I'll admit that I was a little late to the "New Adult" conversation that started to be all the buzz last year. After catching a few conversations via book blogger posts and Twitter conversations, about all I knew was that one group felt that teens should not be exposed to mature material nor a genre that seemed to be focused on adult content in a YA setting, versus those who felt that the "New Adult" stamp would merely steer sensitive readers away as well as give a voice to those "tween" ages that move from high school to college.
Since I was unfamiliar with it all, I decided to read Easy by Tammara Webber, since I had seen it mentioned quite a bit in these conversations. Let me just say that it really grabbed me from the get go and gave me a little more understanding of the subject of "New Adult." Let me share a bit about Easy, since the title definitely makes it sound a bit scandalous!
When Jacqueline follows
her longtime boyfriend to the college of his choice, the last thing she
expects is a breakup two months into sophomore year. After two weeks in
shock, she wakes up to her new reality: she's single, attending a state
university instead of a music conservatory, ignored by her former
circle of friends, and failing a class for the first time in her life.
a party alone, Jacqueline is assaulted by her ex's frat brother.
Rescued by a stranger who seems to be in the right place at the right
time, she wants nothing more than to forget the attack and that night -
but her savior, Lucas, sits on the back row of her econ class, sketching
in a notebook and staring at her. Her friends nominate him to be the
When her attacker turns stalker, Jacqueline has a
choice: crumple in defeat or learn to fight back. Lucas remains
protective, but he's hiding secrets of his own. Suddenly appearances are
everything, and knowing who to trust is anything but easy."
Review: This is a definite tale of facing ones fears in the best way one can, through action. Jacqueline has a near rape experience one night after leaving a party. Thankfully she is rescued by stranger, but a stranger that ends up being in one of her college classes. Not only does she have to live with and face an unreported assault by a guy she knew, but now she also has to face the guy who witnessed it and saved her.
As you can gather, there is a lot of tension between Jacqueline and her hero. Yes, he saved her, but he also knows what happened and that she didn't report it. She is scared, but also finding her hero, Lucas, to be this person she grows to trust and fall in love with. There is an interesting boundary between fears and intimacy in this novel. Jacqueline is wounded and fearful of another attack, but building a relationship with Lucas that walks the line between pain and romance; he knows a lot about Jacqueline, but is in love with the girl and not the "damsel in distress."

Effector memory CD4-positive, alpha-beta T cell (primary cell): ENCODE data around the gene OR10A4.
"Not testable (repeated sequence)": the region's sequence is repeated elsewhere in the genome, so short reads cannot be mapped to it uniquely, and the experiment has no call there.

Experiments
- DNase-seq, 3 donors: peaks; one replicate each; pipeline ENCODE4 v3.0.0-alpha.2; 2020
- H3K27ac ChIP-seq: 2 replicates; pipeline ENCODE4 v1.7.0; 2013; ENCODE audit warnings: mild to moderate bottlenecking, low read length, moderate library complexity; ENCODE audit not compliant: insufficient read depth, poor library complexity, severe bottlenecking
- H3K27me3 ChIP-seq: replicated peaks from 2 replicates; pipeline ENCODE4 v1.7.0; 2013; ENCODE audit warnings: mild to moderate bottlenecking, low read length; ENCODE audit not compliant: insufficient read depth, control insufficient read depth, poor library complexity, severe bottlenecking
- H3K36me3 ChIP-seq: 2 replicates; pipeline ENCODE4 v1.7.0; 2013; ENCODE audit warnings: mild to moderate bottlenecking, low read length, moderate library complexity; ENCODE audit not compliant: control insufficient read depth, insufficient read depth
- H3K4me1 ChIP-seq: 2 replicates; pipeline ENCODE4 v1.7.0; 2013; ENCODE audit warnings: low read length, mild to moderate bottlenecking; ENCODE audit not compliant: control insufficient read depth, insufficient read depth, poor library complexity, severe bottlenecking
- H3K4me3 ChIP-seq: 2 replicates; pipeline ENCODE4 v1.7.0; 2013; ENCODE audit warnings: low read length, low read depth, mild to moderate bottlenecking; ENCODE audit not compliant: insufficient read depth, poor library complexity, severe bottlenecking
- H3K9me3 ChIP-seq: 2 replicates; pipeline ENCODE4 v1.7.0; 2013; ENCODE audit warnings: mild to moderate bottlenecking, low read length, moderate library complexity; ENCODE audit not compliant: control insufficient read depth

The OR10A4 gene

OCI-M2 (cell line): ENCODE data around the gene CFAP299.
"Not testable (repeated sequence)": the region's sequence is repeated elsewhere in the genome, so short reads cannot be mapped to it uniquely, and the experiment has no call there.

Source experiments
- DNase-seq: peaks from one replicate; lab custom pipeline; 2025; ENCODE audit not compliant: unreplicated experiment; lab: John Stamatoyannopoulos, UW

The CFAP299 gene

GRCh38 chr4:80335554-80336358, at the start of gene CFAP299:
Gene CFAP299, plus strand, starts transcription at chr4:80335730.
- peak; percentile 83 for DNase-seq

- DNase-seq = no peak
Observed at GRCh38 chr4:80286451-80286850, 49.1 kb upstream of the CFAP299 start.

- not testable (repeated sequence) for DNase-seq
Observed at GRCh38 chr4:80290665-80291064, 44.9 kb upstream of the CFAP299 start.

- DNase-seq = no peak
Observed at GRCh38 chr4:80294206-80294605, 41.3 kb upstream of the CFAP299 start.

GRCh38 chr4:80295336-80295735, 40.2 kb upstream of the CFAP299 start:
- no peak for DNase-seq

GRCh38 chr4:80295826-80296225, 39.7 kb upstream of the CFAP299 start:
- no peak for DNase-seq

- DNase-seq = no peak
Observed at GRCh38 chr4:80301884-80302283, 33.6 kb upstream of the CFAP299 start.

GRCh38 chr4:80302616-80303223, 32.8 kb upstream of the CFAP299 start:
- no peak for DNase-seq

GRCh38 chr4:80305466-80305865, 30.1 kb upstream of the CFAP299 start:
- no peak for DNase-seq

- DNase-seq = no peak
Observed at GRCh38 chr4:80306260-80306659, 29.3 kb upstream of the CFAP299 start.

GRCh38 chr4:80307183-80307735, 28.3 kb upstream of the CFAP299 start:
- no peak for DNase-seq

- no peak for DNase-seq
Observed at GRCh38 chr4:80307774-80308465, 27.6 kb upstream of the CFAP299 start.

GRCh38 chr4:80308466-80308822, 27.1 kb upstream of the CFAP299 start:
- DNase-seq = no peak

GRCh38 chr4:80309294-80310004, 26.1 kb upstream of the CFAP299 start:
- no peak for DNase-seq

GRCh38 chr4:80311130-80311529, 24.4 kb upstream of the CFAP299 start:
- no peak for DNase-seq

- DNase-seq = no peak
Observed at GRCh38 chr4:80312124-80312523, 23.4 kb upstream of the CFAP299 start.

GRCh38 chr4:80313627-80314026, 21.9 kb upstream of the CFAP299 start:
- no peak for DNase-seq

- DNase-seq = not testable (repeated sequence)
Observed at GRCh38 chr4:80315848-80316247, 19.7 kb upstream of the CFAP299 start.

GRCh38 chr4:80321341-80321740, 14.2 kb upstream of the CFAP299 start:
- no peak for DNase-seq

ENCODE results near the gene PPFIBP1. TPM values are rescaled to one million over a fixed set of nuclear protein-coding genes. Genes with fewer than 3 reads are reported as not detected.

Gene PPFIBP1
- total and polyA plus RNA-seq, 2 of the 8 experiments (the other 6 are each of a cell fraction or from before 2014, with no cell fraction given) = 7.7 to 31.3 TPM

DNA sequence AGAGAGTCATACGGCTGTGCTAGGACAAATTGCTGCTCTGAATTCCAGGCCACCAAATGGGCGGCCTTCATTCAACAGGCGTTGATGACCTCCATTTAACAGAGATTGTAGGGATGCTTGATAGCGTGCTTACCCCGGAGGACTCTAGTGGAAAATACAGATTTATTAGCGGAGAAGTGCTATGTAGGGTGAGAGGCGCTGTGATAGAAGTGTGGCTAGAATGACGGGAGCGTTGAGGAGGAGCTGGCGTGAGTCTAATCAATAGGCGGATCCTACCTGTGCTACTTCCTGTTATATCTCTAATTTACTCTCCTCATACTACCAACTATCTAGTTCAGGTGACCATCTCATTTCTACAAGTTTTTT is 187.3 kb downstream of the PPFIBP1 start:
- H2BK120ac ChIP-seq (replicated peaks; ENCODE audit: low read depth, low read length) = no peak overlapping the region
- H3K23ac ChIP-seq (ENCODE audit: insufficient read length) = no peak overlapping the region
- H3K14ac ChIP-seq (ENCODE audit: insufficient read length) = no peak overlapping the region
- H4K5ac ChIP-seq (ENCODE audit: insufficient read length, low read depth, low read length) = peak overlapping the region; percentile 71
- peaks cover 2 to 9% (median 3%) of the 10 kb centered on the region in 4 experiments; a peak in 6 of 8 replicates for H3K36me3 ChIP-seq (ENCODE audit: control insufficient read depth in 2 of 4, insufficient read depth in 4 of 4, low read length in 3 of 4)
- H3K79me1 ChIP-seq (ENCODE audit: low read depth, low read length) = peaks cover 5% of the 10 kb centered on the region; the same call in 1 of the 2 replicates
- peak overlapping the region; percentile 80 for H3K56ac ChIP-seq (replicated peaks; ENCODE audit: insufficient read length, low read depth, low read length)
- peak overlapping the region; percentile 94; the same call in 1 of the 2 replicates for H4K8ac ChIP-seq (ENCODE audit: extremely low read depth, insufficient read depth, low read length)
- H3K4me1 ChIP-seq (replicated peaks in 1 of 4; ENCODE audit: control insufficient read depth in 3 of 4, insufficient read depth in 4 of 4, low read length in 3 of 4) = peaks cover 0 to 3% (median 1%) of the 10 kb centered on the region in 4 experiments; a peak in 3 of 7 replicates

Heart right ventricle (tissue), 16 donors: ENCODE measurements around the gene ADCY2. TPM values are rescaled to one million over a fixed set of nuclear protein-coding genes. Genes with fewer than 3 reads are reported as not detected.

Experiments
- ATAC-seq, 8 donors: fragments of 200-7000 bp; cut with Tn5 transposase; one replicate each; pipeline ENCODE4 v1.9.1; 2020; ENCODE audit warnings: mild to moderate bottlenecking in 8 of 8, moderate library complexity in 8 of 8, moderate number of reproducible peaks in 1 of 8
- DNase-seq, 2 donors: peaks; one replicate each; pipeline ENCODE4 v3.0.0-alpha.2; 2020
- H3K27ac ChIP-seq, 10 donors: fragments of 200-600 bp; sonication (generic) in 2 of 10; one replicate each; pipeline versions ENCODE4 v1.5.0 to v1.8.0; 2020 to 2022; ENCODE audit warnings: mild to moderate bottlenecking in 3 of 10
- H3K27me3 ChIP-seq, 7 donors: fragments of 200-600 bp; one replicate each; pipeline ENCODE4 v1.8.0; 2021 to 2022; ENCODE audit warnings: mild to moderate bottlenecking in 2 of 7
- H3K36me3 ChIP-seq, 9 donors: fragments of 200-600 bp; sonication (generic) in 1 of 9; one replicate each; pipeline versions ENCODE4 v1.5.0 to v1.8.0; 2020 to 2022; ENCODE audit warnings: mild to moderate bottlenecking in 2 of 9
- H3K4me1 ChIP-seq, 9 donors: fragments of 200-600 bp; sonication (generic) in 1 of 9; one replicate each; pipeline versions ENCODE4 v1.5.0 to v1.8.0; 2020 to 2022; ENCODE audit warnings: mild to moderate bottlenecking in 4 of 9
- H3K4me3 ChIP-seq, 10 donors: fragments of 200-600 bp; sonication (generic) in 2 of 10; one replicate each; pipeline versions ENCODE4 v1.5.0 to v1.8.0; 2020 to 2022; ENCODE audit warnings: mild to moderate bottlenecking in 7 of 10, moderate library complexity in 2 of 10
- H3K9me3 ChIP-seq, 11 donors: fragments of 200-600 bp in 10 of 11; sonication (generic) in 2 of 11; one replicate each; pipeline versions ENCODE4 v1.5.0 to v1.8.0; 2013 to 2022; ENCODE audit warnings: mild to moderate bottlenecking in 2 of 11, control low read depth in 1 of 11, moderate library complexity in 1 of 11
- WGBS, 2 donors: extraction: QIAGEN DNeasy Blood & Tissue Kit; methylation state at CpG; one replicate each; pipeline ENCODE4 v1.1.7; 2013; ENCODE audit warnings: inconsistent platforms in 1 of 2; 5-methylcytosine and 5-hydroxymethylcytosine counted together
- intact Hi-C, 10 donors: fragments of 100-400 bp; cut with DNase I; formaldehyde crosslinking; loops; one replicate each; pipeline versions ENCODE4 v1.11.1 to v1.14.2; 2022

Before I started to see the trend of I'm-in-pain-now-save-me/I'm-wounded-now-love-me that is so prevalent in New Adult stories, I got sucked right into Jacqueline's emotional turmoil. You could sense that her emotions were all mixed up with the original assault and potential repeat by the creeper, but mixed up with a new romantic relationship. How in the world was the girl to think straight? Besides, from all accounts, Lucas is the bad-boy emo type that you never knew you wanted to date. He is sexy, suave, and sensitive. How could she not fall for him and seek his protection?
Yes, as a New Adult story, there is some mature content that had me too squeamish to share it with my high school students. I can't say that it doesn't have a place for some students, as their life experiences are very different from some of their counterparts. It does seem that the New Adult label is at least a good warning to those not wishing to be exposed to more adult content. In Easy, the mature content was what might naturally occur between two college-aged students, so I think a more mature audience might also be in order.
Overall, I really liked Easy with its heightened emotions and mix of pain, fear, and love. It was a complex story, but one that was gripping and probably needs to be told. As a female reader, I found myself asking "what if" in the assault case. How would I respond? Who would I turn to? What would it force me to evaluate in my own life? Easy forces us to consider that "what if" and to stay open to the option of love. This was a gritty read that you have to be ready for, but as for pure story and characterization, I thought it succeeded.
*FTC Disclosure: This review was based on a personal copy of the novel.
I'm not trying to open a Pandora's Box here, but what are your thoughts on the New Adult trend?